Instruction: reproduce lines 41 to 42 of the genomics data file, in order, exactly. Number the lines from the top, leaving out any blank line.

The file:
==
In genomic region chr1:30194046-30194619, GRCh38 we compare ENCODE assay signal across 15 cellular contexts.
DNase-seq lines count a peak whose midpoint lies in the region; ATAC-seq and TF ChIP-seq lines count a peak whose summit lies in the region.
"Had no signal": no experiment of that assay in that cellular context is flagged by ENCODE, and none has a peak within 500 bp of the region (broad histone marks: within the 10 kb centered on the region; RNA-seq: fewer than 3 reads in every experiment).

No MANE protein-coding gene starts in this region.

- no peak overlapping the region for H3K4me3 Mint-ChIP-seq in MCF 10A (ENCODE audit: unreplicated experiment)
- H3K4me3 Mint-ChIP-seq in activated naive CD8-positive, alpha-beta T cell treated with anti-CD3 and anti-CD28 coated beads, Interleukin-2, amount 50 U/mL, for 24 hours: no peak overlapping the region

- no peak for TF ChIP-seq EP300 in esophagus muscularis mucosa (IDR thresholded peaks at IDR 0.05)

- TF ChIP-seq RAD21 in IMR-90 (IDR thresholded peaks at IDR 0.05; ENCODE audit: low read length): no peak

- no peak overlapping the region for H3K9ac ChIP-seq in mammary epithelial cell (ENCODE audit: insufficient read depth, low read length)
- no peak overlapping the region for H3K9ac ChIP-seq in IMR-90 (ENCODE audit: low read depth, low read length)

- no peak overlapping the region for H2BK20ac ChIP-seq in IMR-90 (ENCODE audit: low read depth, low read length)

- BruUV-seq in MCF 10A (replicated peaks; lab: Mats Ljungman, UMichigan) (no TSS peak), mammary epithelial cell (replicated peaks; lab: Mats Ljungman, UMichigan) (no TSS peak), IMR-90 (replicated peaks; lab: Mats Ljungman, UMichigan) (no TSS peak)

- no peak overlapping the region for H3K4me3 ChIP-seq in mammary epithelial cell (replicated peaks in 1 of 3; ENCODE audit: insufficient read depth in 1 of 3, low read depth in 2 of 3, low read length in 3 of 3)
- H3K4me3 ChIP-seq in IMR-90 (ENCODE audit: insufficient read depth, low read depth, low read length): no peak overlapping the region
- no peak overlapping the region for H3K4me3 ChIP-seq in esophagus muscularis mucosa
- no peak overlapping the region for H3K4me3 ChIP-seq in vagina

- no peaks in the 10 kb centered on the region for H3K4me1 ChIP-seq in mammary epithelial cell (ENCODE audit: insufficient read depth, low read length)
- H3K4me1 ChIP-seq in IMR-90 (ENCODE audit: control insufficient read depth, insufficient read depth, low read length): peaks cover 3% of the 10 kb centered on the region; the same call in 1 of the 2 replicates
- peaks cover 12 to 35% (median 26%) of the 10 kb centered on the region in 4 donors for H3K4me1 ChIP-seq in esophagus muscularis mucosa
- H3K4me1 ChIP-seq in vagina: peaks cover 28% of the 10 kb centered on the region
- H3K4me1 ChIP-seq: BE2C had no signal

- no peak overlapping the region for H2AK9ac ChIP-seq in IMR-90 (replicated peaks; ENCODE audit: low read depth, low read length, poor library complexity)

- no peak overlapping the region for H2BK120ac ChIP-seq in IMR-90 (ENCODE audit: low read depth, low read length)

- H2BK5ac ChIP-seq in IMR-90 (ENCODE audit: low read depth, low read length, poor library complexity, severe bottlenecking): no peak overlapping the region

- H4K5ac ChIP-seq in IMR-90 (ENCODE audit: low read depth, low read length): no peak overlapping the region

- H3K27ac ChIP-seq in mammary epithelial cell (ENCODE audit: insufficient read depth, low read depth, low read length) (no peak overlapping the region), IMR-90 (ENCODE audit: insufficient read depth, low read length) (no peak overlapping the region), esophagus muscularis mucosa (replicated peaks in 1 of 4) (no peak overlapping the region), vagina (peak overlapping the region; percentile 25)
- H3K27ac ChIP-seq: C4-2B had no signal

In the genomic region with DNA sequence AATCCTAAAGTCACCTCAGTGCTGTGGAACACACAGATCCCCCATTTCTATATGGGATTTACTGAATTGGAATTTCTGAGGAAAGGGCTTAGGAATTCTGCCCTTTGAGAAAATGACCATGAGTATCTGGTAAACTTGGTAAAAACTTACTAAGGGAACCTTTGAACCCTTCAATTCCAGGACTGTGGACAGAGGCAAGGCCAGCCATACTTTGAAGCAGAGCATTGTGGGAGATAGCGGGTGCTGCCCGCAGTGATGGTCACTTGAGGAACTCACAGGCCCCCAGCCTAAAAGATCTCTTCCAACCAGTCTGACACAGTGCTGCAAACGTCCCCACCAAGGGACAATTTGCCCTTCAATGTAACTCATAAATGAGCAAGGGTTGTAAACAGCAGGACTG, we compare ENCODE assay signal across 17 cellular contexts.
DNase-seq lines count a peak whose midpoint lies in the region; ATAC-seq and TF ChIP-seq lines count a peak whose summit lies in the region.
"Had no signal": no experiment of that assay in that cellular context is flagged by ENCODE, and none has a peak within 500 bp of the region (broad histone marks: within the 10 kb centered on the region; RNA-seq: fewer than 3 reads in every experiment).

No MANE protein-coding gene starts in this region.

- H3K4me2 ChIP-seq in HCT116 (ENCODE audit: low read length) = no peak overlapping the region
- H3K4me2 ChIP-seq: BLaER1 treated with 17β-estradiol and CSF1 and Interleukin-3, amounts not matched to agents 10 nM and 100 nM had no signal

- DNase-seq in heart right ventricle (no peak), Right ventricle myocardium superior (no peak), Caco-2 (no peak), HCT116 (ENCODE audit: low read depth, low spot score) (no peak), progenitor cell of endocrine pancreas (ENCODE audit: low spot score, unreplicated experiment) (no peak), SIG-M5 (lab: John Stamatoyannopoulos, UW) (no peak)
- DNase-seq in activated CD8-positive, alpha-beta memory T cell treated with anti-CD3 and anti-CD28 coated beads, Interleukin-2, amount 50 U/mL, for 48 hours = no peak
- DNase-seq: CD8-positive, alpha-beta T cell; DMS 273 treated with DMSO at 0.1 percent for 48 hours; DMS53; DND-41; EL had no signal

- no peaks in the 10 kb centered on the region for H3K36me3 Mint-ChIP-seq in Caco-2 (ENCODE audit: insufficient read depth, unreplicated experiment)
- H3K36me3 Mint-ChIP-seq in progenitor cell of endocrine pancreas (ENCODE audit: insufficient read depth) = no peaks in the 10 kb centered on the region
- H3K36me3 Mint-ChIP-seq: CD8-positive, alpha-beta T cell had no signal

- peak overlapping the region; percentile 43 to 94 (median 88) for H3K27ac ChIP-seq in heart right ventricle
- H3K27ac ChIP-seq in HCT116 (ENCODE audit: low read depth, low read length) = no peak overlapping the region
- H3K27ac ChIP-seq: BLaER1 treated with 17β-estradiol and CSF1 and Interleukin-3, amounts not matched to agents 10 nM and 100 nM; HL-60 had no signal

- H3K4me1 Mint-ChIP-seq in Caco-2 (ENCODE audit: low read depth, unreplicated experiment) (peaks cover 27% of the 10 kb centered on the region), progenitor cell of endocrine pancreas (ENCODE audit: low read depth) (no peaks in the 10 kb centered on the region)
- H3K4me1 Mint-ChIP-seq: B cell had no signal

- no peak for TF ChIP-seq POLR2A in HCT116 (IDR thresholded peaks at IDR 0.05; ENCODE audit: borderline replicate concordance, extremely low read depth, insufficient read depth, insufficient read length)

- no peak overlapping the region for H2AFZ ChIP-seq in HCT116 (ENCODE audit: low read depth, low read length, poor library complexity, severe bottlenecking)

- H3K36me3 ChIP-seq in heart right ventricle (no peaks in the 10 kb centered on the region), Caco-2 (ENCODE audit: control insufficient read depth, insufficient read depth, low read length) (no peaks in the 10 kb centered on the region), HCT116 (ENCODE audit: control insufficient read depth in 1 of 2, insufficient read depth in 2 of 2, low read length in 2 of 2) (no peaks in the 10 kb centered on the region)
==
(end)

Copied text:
- H3K27ac ChIP-seq in HCT116 (ENCODE audit: low read depth, low read length) = no peak overlapping the region
- H3K27ac ChIP-seq: BLaER1 treated with 17β-estradiol and CSF1 and Interleukin-3, amounts not matched to agents 10 nM and 100 nM; HL-60 had no signal